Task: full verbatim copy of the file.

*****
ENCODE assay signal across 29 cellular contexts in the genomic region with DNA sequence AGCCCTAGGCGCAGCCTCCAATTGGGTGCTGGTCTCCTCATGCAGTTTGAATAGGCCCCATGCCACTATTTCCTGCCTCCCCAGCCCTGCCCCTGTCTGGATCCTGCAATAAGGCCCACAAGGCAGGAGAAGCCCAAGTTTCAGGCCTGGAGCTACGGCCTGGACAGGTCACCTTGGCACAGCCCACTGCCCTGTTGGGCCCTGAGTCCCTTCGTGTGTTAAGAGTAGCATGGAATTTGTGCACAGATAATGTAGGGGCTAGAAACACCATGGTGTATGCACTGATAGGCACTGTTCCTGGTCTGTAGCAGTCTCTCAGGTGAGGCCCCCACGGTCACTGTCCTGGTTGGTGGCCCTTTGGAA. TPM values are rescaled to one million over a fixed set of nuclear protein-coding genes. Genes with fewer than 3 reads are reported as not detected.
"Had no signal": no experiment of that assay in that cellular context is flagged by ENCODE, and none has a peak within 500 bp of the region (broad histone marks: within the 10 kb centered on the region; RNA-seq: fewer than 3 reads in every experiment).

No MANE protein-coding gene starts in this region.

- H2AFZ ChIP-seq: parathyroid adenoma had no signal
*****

ENCODE assay signal across 29 cellular contexts in the genomic region with DNA sequence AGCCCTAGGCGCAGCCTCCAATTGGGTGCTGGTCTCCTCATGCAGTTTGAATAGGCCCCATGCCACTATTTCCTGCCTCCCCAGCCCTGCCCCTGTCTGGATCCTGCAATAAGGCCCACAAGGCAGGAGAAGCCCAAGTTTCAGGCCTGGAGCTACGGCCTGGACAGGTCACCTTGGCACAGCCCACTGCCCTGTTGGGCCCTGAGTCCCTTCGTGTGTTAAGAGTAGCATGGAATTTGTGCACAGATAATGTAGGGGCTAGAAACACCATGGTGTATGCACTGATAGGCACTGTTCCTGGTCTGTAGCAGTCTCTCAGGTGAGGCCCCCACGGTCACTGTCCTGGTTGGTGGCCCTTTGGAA. TPM values are rescaled to one million over a fixed set of nuclear protein-coding genes. Genes with fewer than 3 reads are reported as not detected.
"Had no signal": no experiment of that assay in that cellular context is flagged by ENCODE, and none has a peak within 500 bp of the region (broad histone marks: within the 10 kb centered on the region; RNA-seq: fewer than 3 reads in every experiment).

No MANE protein-coding gene starts in this region.

- H2AFZ ChIP-seq: parathyroid adenoma had no signal